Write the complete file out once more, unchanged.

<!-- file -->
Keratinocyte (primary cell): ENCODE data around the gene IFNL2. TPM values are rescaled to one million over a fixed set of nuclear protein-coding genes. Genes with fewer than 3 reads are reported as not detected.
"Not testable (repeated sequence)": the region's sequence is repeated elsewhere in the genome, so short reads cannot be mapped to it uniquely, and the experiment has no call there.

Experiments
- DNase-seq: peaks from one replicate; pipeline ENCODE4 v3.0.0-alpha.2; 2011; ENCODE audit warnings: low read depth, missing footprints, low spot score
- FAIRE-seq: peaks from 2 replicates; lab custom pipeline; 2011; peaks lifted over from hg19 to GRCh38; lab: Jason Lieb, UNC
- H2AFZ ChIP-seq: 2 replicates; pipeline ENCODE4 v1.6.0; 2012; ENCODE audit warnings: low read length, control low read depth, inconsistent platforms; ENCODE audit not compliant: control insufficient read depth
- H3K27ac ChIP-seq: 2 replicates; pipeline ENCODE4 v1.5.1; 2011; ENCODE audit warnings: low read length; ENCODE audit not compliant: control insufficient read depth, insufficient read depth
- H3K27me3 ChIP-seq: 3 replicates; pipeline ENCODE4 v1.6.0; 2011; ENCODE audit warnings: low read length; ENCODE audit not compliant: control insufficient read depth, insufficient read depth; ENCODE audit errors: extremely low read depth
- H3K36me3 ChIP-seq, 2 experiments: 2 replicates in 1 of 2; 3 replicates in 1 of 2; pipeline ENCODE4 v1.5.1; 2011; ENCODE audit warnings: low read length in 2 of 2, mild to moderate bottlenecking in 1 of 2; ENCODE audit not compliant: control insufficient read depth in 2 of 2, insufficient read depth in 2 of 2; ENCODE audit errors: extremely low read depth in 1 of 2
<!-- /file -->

Keratinocyte (primary cell): ENCODE data around the gene IFNL2. TPM values are rescaled to one million over a fixed set of nuclear protein-coding genes. Genes with fewer than 3 reads are reported as not detected.
"Not testable (repeated sequence)": the region's sequence is repeated elsewhere in the genome, so short reads cannot be mapped to it uniquely, and the experiment has no call there.

Experiments
- DNase-seq: peaks from one replicate; pipeline ENCODE4 v3.0.0-alpha.2; 2011; ENCODE audit warnings: low read depth, missing footprints, low spot score
- FAIRE-seq: peaks from 2 replicates; lab custom pipeline; 2011; peaks lifted over from hg19 to GRCh38; lab: Jason Lieb, UNC
- H2AFZ ChIP-seq: 2 replicates; pipeline ENCODE4 v1.6.0; 2012; ENCODE audit warnings: low read length, control low read depth, inconsistent platforms; ENCODE audit not compliant: control insufficient read depth
- H3K27ac ChIP-seq: 2 replicates; pipeline ENCODE4 v1.5.1; 2011; ENCODE audit warnings: low read length; ENCODE audit not compliant: control insufficient read depth, insufficient read depth
- H3K27me3 ChIP-seq: 3 replicates; pipeline ENCODE4 v1.6.0; 2011; ENCODE audit warnings: low read length; ENCODE audit not compliant: control insufficient read depth, insufficient read depth; ENCODE audit errors: extremely low read depth
- H3K36me3 ChIP-seq, 2 experiments: 2 replicates in 1 of 2; 3 replicates in 1 of 2; pipeline ENCODE4 v1.5.1; 2011; ENCODE audit warnings: low read length in 2 of 2, mild to moderate bottlenecking in 1 of 2; ENCODE audit not compliant: control insufficient read depth in 2 of 2, insufficient read depth in 2 of 2; ENCODE audit errors: extremely low read depth in 1 of 2